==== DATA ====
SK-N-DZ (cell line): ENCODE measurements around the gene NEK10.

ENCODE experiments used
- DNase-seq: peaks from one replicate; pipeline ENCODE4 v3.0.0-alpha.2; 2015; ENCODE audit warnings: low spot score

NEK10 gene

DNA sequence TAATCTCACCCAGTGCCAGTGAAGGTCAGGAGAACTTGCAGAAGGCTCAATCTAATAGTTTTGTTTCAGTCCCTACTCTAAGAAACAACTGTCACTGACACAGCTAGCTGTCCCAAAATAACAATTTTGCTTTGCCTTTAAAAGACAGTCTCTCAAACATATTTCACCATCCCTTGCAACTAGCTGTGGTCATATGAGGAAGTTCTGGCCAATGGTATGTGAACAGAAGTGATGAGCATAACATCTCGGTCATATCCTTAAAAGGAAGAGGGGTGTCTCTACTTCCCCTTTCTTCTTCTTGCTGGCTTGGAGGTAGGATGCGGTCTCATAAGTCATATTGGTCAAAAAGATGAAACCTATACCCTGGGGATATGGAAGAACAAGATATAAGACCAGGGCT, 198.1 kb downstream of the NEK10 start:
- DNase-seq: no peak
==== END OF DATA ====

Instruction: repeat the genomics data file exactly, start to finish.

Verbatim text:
SK-N-DZ (cell line): ENCODE measurements around the gene NEK10.

ENCODE experiments used
- DNase-seq: peaks from one replicate; pipeline ENCODE4 v3.0.0-alpha.2; 2015; ENCODE audit warnings: low spot score

NEK10 gene

DNA sequence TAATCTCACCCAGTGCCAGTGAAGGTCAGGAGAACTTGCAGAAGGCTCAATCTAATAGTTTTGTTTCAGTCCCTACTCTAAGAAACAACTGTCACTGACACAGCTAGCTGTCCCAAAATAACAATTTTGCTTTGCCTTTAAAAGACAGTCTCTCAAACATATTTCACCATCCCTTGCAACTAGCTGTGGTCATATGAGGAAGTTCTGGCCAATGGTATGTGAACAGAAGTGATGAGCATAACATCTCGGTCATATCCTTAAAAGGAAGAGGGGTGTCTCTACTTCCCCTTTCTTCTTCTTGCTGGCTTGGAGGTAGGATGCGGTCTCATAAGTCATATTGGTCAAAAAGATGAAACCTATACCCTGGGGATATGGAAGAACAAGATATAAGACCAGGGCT, 198.1 kb downstream of the NEK10 start:
- DNase-seq: no peak